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Feasting and fasting

Bad nutrition needs the world's attention. Not least that of biologists.

'Exterminate the metabolic syndrome!' That was the mission of Japan's government when two vice-ministers for health announced in 2006 that they would cut their waistlines. Encouraged no doubt by the media's keen scrutiny of their progress, they duly did so, with Keizo Takemi's girth coming down from 100.5 to 95 cm over six months.

As was clear from a wide-ranging survey of nutrition issues at last month's Pacific Health Summit in Seattle, Washington, behavioural change is a key element in tackling the twin crises of under-nutrition and obesity, which are all too easily forgotten in the competition for the world's attention.

What is also insufficiently recognized is the dual nature of the challenge. The combination of “feasting and fasting”, as Margaret Chan, director-general of the World Health Organization (WHO), described it in Seattle, increasingly arises as countries develop. For example, China and Mexico are showing both aspects of the 'nutrition transition' — from extreme under-nutrition to obesity caused by insufficient exercise and an excess of unhealthy diets, and diabetes and cancers that follow.

Researchers have tracked the effects of under-nutrition on mothers from before they become pregnant and on their children in the first two years of life. Not only does it cause immediate health problems for the offspring, but it affects their health, educational and work prospects for the rest of their lives. (For an influential overview, see the series published by The Lancet online in January 2008, http://www.thelancet.com/online/focus/undernutrition.) Those longer-term consequences, including an increase in type 2 diabetes, exacerbate the health problems that arise with obesity as countries progress in their development.

Priorities for action to encourage behavioural change include education, compulsory labelling of the calorie content of restaurant menus and regulation of the food industry. Change is also required in farming and retailing practices for healthier food, in both developed and developing countries.

A holistic approach to under-nutrition has the potential for an immediate impact on policies.

But science matters too. And, above all, science that spans the full range — the study of diets and exercise habits of populations, of physiology, and of molecular mechanisms and genetics — and that includes the social sciences of behaviour as well as the natural sciences of nutrients. For example, cohort studies that examine the dietary intake of women — so often it is women who play a crucial role in public health and who need empowerment — can be related to physiological studies of the effects of dietary components, which in turn can be related to effects of a particular micronutrient on human or model-organism gene expression. Such a holistic approach has the potential for an immediate impact on policies.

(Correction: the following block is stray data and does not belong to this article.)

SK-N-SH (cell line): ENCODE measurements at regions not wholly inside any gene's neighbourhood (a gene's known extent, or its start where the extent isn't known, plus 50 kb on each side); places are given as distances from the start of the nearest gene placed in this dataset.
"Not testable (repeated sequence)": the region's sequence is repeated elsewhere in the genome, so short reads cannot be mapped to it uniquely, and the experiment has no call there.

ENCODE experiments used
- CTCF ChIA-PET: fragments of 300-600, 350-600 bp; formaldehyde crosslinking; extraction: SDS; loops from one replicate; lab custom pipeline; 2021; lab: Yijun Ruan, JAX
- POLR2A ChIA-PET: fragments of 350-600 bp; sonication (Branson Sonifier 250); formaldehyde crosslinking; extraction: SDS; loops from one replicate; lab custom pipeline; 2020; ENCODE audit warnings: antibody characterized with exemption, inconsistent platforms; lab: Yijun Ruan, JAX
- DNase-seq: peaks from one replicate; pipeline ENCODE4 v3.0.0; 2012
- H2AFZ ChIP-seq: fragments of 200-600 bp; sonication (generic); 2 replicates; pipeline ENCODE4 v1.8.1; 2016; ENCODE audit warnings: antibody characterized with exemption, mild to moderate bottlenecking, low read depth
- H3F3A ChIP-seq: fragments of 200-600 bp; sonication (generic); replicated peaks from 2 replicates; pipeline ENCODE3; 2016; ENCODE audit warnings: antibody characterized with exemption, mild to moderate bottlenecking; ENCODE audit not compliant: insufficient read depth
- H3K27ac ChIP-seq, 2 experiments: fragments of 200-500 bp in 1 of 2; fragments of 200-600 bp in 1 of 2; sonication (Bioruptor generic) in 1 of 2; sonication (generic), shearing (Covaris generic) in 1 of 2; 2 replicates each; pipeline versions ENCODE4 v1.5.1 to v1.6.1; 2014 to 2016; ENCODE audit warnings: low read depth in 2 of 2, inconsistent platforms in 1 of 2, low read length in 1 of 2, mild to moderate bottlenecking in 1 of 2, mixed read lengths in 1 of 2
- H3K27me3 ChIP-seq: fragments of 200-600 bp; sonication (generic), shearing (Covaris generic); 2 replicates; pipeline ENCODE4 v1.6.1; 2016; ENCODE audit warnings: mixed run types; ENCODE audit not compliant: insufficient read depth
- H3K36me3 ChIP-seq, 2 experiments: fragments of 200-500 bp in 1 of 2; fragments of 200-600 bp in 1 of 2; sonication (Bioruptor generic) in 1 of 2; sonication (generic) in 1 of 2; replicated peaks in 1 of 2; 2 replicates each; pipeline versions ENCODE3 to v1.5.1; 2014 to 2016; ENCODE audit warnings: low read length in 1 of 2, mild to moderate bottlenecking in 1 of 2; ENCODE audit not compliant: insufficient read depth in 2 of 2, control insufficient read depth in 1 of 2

Some funding agencies say that they don't receive strong proposals in nutrition. But researchers reasonably assert that funders have only themselves to blame, having weakened organismal biology in favour of cell and molecular studies for many years. A commendable exception to this is France, which for several decades has built and sustained the science of nutrition in a strategic and multifaceted way.

What can best motivate more researchers to tackle these challenges? For a start, an awareness of the sheer impacts of bad nutrition: 35% of under-five child deaths and 11% of the global disease burden are caused by under-nutrition, with poor breastfeeding and deficiencies in zinc and vitamin A being major factors. Meanwhile a poor energy balance in individuals lies at the heart of the epidemic in obesity, which has been estimated by the WHO to give rise to as much as 7% of global health-care costs in developed countries, including a rising tide of diabetes and cancers.

But ultimately, governments need to take the lead. In April, Japan announced a follow-up to its ministers' personal regime of eating less and moving more with a national programme of health check-ups. Next month it hosts the G8 summit, where the cause of improving nutrition will have its opportunity as the participants focus on the food crisis. Science is a critical element requiring the G8's attention in tackling the huge and global burdens of bad nutrition.

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Feasting and fasting. Nature 454, 1 (2008). https://doi.org/10.1038/454001a

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